Finally, a small LOH (Loach) helicopter was able to guide them to a creek-bed clearing where choppers, in a valiant effort, could hover close enough for them to scramble aboard. The final extraction of the remains of Company A took place at 1535 hours on 4 March 1969. Their ordeal had ended. As one of the helicopter crew recalls, “My ship was the first one in the extraction point. I would say that 35 was the number of troops which were still alive. They had carried another 10-15 of their dead with them. Of the 35 still alive I would say 20-25 were wounded. I know that out of the seven guys we pulled out on the first sortie, 4 were dead and three were in really bad shape.”

What gets called into question 35 years later is the integrity of the numbers along with the integrity of the reporting officers. The log said 36 men escaped. This would appear to be a correct number. One survivor of the company says “about 35” got out on the choppers. According to the official AAR as reported by the battalion commander written 14 March, just 10 days after the engagement, “Company A sustained 20 infantry KIA, one artilleryman KIA, and one engineer KIA. 52 men were wounded.” No MIAs. As a rule, a report by the battalion commander would form the basis of official Army records. In fact, a log entry dated 6 March mentions Company A has having 24 MIAs. In any event, the number of Company A KIAs appears woefully inaccurate.

Still, if the log says that only 36 men of Company A were extracted, what happened to the others? What is known is that Williams made every effort to retrieve the dead and wounded before he ordered the withdrawal. But each time the effort was repulsed by heavy fire and was unsuccessful. Facing a far superior force, Williams had no choice but to try to get out with as many as he could, knowing he would have to leave the severely wounded, as well as the dead, to their fate. Bluntly put, the company was running for its life, and only those who could move would make the trip home. As one survivor put it, the situation was like “every man for himself.”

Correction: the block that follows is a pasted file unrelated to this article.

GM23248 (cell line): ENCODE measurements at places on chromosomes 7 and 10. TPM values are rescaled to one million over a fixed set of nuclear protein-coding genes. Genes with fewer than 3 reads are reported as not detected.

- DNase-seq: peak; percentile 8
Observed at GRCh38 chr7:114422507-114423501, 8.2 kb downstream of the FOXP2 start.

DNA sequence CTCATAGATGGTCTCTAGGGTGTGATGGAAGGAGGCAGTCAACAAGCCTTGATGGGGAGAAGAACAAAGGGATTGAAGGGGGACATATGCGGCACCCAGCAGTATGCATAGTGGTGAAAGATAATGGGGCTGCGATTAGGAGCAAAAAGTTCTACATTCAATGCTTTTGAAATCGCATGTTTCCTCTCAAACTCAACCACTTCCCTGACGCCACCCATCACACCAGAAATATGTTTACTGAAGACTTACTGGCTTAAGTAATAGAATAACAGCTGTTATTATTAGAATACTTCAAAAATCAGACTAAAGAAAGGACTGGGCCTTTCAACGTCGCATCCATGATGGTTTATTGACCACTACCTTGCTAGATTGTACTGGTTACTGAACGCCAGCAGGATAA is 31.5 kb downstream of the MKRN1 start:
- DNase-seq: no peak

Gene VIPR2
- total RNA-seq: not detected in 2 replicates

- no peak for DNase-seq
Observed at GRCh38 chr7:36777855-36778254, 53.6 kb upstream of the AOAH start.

As to the fate of any wounded left behind by Company A, there is indication that they were killed on the spot by the NVA. This information came during a Company D HQ debriefing of PFC Guffy, the afore-mentioned Company A POW recovered late on 4 March and who witnessed some executions. Of the known dead, 18 were recovered on 7 March at the old Company A location when the battalion finally seized the upper hand in the operation. This firm number may have been the basis for the 20 KIAs of the AAR. The rest would have been listed as MIA. Nonetheless, in all probability, at least 50 men of Company A were killed in the operation. This, of course, added up to a disaster for the company and the battalion.

Not so for the 1st Brigade, however. Operation Wayne Grey, which ended on 14 April, was regarded as a success. The 66th NVA had indeed been neutralized with heavy losses in men and equipment, thanks in large part to ill-fated Company A. It had stumbled almost on top of the NVA HQ and revealed its position. Company D almost suffered the same fate, but it was able to dig in on Hill 947 and survive a two-day siege. It fought its way out using gunship support and effective artillery barrages to inflict heavy enemy casualties. At that, the brigade was able to put a successful spin on Company D’s near-disaster even though it sustained over 50% casualties.

As for the efforts of LT Williams to save his company by leading a hasty withdrawal in the face of obvious disaster, he was threatened with court martial for not policing the dead and wounded. Loud protests from his troops thwarted the court martial attempt.

The Company A debacle should have been prevented. The major blunder by the brigade was made at the time of the insertion of 3rd Battalion Companies A, B, C, and D. Too far spread apart, they could not support each other. It was a blunder that may have cost far more lives than brigade officers were willing to document during those two fateful March days of 1969 when their valiant Company A went down. The time has come for the story to be set straight.


John F. Bauer was a platoon leader with Company D during Operation Wayne Grey. He wishes to thank the following for their contribution to this report: Albert Jacquez, Company A survivor; Ron Carey, crewchief with the 119th Assault Helicopter Company; Mike Daugherty, Company D commanding officer; and Byron Adams, Company D archivist. Logs and AARs from the operation can be found online: